Re: Recommendations for \'Invisible Fence\' for a dog?
Cruel and unusual!
I've heard of dogs running out of an invisible fence to chase something (cat, rabbit etc...). They are so into chasing that thing that they get through the invisible fence so quickly that it doesn't stop them from going all the way.
However, when they try to come back home, they are not in the same hurry and thus, get stuck outside the fence.
Now, since they are (in their mind) not allowed to re-enter their own yard they go on walkabout.
If this or any response has helped you, please reply to the thread stating that it worked so other people with a similar issue will know how you fixed your issue!
Prices don't seem so bad. I don't have one and not sure I ever will.
I'm also considering an Invisible Fence of some kind but haven't checked it out in any way shape or form. I want one because my dog poops in many of the neighbors yards. I think she actually makes a point of not using her own yard for her business. This only happens when I'm home and the gate or the garage door is open and she gets out. She always comes back so I'm not worried about her getting lost.
My neighbors dog is one of those cute little dust mop things and he's an escape artist. People find him on the street all the time and bring him home. He's made it well over a mile away in the past. As the neighbors work on many weekends, the rescuers often check with me about what to do with the dog. Some times I put him over or though the fence. Others, I just open the unlocked front door and put him inside.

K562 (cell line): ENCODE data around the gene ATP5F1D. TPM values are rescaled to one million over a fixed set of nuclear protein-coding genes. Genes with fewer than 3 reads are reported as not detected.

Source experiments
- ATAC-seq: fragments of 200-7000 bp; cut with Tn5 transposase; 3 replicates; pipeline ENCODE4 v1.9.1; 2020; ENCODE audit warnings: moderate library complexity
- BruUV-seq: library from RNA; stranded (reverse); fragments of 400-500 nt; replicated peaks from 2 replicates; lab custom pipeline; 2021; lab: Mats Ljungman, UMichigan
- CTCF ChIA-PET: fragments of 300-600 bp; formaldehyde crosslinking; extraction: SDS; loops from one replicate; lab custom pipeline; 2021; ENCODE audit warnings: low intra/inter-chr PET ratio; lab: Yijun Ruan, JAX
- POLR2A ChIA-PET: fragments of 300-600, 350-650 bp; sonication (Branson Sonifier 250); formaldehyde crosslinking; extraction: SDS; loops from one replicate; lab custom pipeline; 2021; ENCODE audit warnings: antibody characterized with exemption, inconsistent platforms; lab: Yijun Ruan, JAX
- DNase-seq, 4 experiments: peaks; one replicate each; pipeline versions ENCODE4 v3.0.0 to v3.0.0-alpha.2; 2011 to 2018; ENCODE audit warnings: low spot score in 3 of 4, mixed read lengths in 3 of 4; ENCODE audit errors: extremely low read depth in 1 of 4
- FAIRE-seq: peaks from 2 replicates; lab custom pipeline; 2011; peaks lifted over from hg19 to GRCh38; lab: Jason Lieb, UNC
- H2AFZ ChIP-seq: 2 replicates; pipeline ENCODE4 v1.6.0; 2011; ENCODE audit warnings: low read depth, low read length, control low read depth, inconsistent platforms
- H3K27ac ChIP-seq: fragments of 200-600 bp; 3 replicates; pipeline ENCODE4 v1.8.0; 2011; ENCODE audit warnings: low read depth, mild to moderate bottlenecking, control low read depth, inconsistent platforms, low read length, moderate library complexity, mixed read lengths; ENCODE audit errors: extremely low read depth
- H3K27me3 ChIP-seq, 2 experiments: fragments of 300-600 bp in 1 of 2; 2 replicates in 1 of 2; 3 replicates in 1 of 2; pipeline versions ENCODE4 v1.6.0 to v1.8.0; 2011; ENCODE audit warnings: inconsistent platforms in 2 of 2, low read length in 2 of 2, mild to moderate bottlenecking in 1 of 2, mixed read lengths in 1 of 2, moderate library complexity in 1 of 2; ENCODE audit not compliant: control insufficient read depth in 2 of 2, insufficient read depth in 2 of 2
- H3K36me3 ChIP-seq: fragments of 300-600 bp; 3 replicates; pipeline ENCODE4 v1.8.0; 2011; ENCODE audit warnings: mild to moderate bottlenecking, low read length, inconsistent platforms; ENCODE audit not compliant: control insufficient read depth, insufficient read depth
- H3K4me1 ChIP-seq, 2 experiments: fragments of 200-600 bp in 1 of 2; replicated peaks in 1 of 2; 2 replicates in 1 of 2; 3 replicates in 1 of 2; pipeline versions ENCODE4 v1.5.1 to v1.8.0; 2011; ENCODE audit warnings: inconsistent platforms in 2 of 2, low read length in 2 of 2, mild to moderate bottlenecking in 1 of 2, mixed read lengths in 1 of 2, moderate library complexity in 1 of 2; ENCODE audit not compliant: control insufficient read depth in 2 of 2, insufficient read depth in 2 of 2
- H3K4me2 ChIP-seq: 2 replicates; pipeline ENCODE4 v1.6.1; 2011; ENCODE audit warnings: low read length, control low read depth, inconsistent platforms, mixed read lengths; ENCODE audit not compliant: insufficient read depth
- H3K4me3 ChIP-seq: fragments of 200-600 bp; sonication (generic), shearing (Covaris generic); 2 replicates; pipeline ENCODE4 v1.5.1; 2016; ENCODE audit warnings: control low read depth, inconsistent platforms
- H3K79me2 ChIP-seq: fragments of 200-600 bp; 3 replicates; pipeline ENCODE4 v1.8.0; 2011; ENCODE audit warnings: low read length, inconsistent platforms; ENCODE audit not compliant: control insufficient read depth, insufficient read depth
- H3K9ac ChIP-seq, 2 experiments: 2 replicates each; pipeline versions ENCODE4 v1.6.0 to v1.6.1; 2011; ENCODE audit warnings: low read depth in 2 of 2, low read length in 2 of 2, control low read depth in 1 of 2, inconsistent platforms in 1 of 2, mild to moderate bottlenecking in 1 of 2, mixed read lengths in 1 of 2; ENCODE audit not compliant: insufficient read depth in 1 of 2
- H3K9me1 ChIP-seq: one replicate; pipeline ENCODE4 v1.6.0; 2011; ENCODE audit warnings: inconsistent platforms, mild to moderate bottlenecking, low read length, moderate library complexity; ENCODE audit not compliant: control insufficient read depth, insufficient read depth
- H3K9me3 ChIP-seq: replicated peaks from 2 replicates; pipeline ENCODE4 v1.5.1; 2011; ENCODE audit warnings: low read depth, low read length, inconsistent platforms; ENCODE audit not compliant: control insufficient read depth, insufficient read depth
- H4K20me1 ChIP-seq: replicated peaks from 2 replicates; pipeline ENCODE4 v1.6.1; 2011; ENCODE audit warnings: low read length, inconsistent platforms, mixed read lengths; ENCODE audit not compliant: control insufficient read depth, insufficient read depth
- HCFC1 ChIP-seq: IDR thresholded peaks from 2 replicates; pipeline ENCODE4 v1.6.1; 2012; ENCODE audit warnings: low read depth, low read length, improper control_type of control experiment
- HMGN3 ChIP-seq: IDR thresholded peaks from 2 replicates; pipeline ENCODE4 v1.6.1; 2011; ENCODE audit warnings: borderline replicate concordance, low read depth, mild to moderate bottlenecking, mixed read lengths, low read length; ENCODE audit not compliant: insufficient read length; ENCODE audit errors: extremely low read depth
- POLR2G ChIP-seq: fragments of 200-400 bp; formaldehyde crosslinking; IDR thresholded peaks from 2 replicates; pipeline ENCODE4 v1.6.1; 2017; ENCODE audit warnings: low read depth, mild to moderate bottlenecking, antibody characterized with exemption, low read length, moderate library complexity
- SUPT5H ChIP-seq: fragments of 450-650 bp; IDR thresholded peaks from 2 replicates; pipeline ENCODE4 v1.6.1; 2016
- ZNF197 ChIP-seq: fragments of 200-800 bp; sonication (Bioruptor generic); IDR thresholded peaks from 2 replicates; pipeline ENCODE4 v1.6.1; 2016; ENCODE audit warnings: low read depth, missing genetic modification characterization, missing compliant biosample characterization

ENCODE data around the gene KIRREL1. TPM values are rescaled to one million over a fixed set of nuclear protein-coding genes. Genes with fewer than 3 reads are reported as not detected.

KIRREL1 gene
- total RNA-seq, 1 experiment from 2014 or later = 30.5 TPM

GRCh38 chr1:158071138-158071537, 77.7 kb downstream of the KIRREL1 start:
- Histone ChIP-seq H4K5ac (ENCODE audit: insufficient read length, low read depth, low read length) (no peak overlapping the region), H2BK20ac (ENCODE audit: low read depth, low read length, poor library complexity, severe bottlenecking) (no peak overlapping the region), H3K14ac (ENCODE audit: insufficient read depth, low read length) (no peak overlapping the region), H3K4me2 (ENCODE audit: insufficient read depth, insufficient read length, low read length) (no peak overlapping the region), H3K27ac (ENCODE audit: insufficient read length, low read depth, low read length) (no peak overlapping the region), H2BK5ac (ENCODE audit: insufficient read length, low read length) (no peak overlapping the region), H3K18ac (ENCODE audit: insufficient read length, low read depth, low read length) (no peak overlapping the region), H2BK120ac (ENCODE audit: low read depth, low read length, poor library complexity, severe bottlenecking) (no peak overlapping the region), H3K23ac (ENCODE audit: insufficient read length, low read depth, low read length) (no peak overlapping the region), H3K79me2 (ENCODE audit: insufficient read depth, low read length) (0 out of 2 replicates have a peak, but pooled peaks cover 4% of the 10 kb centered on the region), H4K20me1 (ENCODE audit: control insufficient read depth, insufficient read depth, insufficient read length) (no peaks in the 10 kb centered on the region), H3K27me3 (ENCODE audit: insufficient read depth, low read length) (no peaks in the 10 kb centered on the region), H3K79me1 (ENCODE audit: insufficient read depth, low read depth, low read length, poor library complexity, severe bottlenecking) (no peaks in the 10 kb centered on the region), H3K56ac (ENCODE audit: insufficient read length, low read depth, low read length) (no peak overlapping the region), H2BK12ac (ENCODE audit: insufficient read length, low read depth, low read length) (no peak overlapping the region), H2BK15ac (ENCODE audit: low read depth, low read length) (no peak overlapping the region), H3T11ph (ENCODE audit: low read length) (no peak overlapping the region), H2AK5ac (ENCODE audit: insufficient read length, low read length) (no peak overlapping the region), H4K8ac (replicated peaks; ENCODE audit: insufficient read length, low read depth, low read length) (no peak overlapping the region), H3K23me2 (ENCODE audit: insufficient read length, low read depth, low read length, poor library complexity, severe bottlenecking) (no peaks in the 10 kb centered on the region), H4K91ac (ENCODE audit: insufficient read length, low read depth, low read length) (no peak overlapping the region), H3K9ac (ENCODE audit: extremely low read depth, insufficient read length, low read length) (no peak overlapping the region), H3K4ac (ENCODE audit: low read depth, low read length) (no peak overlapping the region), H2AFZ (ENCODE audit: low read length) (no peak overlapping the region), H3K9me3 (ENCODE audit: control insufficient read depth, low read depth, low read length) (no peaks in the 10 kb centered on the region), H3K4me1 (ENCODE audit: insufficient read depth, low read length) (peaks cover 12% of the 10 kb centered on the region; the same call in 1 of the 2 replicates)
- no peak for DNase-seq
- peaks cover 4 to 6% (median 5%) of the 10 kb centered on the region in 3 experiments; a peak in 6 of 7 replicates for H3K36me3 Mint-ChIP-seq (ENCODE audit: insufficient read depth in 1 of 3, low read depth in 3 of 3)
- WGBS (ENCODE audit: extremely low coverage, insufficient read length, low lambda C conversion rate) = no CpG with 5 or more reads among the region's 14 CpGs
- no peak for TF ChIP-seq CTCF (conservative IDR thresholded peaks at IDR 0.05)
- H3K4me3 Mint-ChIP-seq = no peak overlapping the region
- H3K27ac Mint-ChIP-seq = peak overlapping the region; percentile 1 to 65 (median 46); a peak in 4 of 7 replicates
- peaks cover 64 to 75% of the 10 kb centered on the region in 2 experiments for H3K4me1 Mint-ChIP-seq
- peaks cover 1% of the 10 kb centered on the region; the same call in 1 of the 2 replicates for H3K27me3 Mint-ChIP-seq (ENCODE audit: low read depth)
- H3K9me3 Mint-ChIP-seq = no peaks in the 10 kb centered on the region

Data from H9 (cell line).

P.S. One of the worst thing about the dog getting stuck outside the invisible fence is that there likely isn't water.
If you're a slave to your free associations, does it automatically become something else?
An invisible fence is a last resort for 'wandering' dogs. Proper training and socialization is important. Also, huskies (if you've never owned one before) are a high energy dog. Thus you will need to walk them morning and night to get the energy out of them. Playing fetch and running with them work best. And they really don't grow out of the 'puppy' phase until a lot older.
Also, because they are a 'working' breed you will need to make sure when you put them on leash it provides control. A regular collar will cause them to pull all the time, and a harness will do the same. So you may want to look into a Gentle Leader setup for control while walking/running. You can harness train them with a roller if you want, but that is a working situation and the dog will act accordingly.
Huskies are also social dogs (pack mentality) and they love to be with people and other animals. But you have to socialize them a lot to keep them from being dominate/aggressive.
For anybody getting a dog of this type (working, hunting, sport breeds) you need to have a decent sized fenced in yard and be willing to spend a lot of time exercising them. Otherwise they get bored, squirelly, aggressive and destructive. I used to have a Golden Retreiver, and we exercised and socialized her all the time. This made her a very gentle dog and a very obedient one too. Golden's have natural tendencies to being social and obedient, but you need to work with them from day one and keep on it. Otherwise they get cranky, fat and destructive. This is true for any large breed dog.